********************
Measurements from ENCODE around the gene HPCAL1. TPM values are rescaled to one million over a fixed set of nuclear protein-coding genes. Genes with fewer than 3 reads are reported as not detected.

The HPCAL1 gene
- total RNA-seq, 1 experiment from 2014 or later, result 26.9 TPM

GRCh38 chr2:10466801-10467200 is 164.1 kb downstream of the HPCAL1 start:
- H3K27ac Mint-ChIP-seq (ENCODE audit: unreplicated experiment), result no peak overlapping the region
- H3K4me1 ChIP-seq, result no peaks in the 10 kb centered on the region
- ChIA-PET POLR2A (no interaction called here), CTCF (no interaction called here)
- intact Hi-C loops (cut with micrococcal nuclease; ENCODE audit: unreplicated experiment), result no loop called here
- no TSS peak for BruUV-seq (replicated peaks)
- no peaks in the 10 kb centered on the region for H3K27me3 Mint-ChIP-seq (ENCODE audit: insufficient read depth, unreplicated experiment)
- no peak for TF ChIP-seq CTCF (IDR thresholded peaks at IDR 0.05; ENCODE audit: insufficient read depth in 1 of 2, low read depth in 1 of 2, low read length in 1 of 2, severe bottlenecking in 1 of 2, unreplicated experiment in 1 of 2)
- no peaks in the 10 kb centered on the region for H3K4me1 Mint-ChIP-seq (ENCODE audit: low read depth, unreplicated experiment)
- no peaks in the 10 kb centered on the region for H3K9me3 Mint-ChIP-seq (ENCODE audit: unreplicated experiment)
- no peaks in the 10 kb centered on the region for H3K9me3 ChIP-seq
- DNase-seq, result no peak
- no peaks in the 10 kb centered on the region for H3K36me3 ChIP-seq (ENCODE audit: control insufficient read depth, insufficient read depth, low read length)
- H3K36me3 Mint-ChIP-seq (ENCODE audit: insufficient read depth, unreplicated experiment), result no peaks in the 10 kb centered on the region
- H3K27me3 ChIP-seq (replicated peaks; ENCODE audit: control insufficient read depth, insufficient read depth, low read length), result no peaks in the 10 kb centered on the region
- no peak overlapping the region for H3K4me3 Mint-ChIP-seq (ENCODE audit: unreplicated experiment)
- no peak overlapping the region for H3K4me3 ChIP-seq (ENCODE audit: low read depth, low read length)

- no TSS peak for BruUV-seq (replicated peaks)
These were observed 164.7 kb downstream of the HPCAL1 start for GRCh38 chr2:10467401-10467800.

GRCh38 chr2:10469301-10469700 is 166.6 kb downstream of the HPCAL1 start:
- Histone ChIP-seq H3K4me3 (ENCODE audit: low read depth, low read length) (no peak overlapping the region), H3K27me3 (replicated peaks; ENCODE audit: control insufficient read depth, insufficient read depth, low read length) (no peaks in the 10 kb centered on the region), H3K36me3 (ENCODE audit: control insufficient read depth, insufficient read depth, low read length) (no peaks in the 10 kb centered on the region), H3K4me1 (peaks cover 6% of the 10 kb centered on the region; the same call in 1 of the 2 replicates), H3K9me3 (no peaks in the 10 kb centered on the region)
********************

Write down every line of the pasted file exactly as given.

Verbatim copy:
Measurements from ENCODE around the gene HPCAL1. TPM values are rescaled to one million over a fixed set of nuclear protein-coding genes. Genes with fewer than 3 reads are reported as not detected.

The HPCAL1 gene
- total RNA-seq, 1 experiment from 2014 or later, result 26.9 TPM

GRCh38 chr2:10466801-10467200 is 164.1 kb downstream of the HPCAL1 start:
- H3K27ac Mint-ChIP-seq (ENCODE audit: unreplicated experiment), result no peak overlapping the region
- H3K4me1 ChIP-seq, result no peaks in the 10 kb centered on the region
- ChIA-PET POLR2A (no interaction called here), CTCF (no interaction called here)
- intact Hi-C loops (cut with micrococcal nuclease; ENCODE audit: unreplicated experiment), result no loop called here
- no TSS peak for BruUV-seq (replicated peaks)
- no peaks in the 10 kb centered on the region for H3K27me3 Mint-ChIP-seq (ENCODE audit: insufficient read depth, unreplicated experiment)
- no peak for TF ChIP-seq CTCF (IDR thresholded peaks at IDR 0.05; ENCODE audit: insufficient read depth in 1 of 2, low read depth in 1 of 2, low read length in 1 of 2, severe bottlenecking in 1 of 2, unreplicated experiment in 1 of 2)
- no peaks in the 10 kb centered on the region for H3K4me1 Mint-ChIP-seq (ENCODE audit: low read depth, unreplicated experiment)
- no peaks in the 10 kb centered on the region for H3K9me3 Mint-ChIP-seq (ENCODE audit: unreplicated experiment)
- no peaks in the 10 kb centered on the region for H3K9me3 ChIP-seq
- DNase-seq, result no peak
- no peaks in the 10 kb centered on the region for H3K36me3 ChIP-seq (ENCODE audit: control insufficient read depth, insufficient read depth, low read length)
- H3K36me3 Mint-ChIP-seq (ENCODE audit: insufficient read depth, unreplicated experiment), result no peaks in the 10 kb centered on the region
- H3K27me3 ChIP-seq (replicated peaks; ENCODE audit: control insufficient read depth, insufficient read depth, low read length), result no peaks in the 10 kb centered on the region
- no peak overlapping the region for H3K4me3 Mint-ChIP-seq (ENCODE audit: unreplicated experiment)
- no peak overlapping the region for H3K4me3 ChIP-seq (ENCODE audit: low read depth, low read length)

- no TSS peak for BruUV-seq (replicated peaks)
These were observed 164.7 kb downstream of the HPCAL1 start for GRCh38 chr2:10467401-10467800.

GRCh38 chr2:10469301-10469700 is 166.6 kb downstream of the HPCAL1 start:
- Histone ChIP-seq H3K4me3 (ENCODE audit: low read depth, low read length) (no peak overlapping the region), H3K27me3 (replicated peaks; ENCODE audit: control insufficient read depth, insufficient read depth, low read length) (no peaks in the 10 kb centered on the region), H3K36me3 (ENCODE audit: control insufficient read depth, insufficient read depth, low read length) (no peaks in the 10 kb centered on the region), H3K4me1 (peaks cover 6% of the 10 kb centered on the region; the same call in 1 of the 2 replicates), H3K9me3 (no peaks in the 10 kb centered on the region)